However, when the data arrived, it quickly became clear that it was simply no good. Not one of the data loading batch jobs was able to complete successfully, and most were so poor that we were looking at maybe 10-20% had gone in successfully on each batch. It was so bad that the project leader took another trip over there to talk to them again. When he arrived back, he was really pissed – he went back over the requirements with their people but feels that they still don’t quite yet get it.
I haven’t been asked if I would go over again, but I know that there have been discussions, and I get the feeling that they are expecting me to offer to go there in the next couple of weeks. As it happens, there is work that I was planning to do, but I’m not sure I will have time to do both jobs, the planned work and talking with them about the data preparation and cleansing.

There is no question that it is essential we get the data right. We found this out ourselves when it was our turn. We have made the point to the people at the overseas site, and several people discussed it with them, making the points very clearly. We provided some sample files showing how it should be done, highlighting the main pitfalls – but none of this seems to have made the slightest difference, and they are now well over a month behind where they should be, and falling further behind each day.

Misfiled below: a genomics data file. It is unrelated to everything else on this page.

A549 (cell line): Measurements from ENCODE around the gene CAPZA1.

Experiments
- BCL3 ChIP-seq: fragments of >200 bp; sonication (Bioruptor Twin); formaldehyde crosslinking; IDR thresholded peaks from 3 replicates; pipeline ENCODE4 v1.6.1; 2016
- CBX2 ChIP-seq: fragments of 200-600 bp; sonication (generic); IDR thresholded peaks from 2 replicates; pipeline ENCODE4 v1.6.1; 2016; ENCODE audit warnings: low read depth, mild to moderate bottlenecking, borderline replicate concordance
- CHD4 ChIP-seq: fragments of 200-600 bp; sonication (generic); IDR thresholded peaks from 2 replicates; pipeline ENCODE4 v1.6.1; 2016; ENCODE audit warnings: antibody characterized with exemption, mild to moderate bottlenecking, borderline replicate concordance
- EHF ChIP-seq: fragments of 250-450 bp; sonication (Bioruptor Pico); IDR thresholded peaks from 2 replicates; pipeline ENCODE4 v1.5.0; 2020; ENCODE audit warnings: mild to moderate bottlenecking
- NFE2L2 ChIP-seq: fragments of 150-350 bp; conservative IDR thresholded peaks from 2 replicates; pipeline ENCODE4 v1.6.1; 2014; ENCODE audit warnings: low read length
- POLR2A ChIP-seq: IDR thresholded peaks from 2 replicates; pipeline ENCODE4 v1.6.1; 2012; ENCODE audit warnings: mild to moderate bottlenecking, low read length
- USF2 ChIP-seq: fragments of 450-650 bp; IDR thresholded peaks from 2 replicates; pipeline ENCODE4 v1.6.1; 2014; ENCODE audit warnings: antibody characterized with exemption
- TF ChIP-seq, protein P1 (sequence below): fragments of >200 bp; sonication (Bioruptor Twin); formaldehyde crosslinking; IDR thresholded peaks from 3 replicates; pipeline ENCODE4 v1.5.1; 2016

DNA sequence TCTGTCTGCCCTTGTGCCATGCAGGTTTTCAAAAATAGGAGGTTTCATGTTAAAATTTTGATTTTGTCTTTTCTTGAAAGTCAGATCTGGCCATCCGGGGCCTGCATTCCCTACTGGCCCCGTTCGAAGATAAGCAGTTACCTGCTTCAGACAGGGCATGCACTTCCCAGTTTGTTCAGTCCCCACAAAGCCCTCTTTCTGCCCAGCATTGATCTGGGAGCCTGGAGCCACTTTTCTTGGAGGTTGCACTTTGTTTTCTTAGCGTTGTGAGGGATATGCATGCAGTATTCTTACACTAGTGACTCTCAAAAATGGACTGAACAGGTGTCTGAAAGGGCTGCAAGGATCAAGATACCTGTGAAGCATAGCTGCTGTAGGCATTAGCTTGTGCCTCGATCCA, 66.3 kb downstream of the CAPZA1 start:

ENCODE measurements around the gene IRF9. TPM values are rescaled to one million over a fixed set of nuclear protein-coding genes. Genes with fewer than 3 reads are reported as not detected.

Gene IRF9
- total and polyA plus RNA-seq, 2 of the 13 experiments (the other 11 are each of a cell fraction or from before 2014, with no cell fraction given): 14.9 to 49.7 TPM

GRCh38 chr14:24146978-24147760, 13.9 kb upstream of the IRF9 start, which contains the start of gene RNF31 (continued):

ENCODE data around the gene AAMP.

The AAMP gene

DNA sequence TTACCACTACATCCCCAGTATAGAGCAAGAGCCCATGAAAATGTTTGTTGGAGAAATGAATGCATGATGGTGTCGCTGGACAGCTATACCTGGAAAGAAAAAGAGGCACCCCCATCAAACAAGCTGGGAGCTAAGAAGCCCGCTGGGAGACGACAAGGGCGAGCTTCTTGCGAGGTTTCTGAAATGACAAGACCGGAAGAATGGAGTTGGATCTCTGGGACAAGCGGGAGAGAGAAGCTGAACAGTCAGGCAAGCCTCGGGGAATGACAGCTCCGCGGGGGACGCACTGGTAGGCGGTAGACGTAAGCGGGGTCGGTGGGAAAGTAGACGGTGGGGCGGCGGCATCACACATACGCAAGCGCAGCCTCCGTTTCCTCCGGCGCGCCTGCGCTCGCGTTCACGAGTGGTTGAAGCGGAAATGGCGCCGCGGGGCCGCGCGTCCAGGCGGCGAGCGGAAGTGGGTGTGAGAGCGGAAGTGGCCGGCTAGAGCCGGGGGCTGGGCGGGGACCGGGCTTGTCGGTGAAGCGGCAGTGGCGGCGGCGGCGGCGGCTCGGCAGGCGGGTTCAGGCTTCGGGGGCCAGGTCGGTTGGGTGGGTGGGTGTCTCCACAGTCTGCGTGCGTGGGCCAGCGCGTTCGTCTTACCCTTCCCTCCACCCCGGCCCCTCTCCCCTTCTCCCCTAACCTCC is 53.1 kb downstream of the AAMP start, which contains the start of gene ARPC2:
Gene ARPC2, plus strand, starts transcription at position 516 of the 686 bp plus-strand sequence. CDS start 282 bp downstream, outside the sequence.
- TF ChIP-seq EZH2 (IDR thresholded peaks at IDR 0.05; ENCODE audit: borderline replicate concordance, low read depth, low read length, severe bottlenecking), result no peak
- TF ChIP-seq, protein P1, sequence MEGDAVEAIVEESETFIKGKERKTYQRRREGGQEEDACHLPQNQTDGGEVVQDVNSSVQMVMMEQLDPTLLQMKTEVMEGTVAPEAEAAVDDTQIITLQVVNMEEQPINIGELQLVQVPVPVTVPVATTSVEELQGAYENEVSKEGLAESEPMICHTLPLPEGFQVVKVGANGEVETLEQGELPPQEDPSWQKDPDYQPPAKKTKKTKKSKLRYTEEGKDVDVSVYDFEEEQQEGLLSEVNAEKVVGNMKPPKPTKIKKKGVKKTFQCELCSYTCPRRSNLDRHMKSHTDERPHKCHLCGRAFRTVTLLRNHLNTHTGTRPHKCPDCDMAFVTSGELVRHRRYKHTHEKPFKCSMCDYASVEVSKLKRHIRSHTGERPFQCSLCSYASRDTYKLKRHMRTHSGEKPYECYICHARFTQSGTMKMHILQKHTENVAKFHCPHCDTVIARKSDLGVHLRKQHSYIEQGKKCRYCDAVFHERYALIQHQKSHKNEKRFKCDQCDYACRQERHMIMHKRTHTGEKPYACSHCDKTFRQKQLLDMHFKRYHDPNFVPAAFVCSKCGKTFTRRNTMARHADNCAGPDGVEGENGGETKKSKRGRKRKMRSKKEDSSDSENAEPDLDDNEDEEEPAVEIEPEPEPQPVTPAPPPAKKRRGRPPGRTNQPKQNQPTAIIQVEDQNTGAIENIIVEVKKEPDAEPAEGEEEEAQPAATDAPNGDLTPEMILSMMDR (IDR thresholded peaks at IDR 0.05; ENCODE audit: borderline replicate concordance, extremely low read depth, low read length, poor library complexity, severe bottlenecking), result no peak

No-one has said anything, but I’m now a bit concerned that they will cut back on the testing in the QAS system before we go live. I’m also a bit worried that staff over there won’t get the full amount of training before their cutover. For me, it would make sense to push the go-live out again, and make sure that things are done right. But it seems that there is something going on in the background, and they don’t seem too keen to discuss any further delays.

Well, we’ll probably know a bit more in a couple of weeks’ time.

Sunday, 1 May 2011

What a difference a day makes...

Or even a week…

Our project leader has been over to our overseas site a number of times so far this year, about once every 3 weeks or so - and altho he has said in the board meetings that things were going well, it was clear that there was a bit more hope than confidence in what he was saying.